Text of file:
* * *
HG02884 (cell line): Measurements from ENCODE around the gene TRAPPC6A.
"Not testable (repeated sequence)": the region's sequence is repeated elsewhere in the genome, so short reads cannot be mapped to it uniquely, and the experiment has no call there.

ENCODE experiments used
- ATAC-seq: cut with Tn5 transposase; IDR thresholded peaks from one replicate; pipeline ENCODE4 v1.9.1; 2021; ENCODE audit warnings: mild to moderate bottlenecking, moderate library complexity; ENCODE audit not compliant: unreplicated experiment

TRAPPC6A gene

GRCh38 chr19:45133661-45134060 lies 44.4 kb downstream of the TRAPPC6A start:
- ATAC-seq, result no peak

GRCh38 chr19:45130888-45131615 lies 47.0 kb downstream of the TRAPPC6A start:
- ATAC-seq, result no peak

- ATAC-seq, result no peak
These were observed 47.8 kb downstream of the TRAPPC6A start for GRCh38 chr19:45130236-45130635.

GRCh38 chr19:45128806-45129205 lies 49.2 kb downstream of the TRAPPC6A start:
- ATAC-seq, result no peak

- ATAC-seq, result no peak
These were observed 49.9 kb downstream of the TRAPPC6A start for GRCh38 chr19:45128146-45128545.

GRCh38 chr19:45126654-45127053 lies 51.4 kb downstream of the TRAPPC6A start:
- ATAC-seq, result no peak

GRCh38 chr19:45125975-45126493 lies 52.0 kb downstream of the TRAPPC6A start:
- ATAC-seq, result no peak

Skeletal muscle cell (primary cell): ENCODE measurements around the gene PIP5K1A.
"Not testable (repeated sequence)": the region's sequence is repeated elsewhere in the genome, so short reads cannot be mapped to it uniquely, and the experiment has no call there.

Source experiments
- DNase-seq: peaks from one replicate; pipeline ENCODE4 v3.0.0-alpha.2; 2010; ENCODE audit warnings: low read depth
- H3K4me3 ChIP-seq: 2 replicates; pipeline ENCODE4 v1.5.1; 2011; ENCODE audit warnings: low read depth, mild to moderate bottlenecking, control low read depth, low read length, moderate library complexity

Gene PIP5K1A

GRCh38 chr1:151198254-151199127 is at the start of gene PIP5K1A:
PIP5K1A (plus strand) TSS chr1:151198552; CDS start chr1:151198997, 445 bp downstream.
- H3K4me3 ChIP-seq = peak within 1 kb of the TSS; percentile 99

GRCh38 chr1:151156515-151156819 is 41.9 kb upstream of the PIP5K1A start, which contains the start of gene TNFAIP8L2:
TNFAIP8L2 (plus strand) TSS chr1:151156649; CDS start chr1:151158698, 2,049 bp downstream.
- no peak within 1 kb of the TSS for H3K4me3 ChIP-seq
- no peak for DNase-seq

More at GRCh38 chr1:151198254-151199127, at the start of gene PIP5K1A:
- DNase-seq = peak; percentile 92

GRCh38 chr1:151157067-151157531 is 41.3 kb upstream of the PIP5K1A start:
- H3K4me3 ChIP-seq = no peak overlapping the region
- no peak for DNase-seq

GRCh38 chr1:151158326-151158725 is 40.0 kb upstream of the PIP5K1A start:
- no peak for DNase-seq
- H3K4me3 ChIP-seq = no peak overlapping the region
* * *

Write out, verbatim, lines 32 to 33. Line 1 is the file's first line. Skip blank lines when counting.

- no peak for DNase-seq

More at GRCh38 chr1:151198254-151199127, at the start of gene PIP5K1A: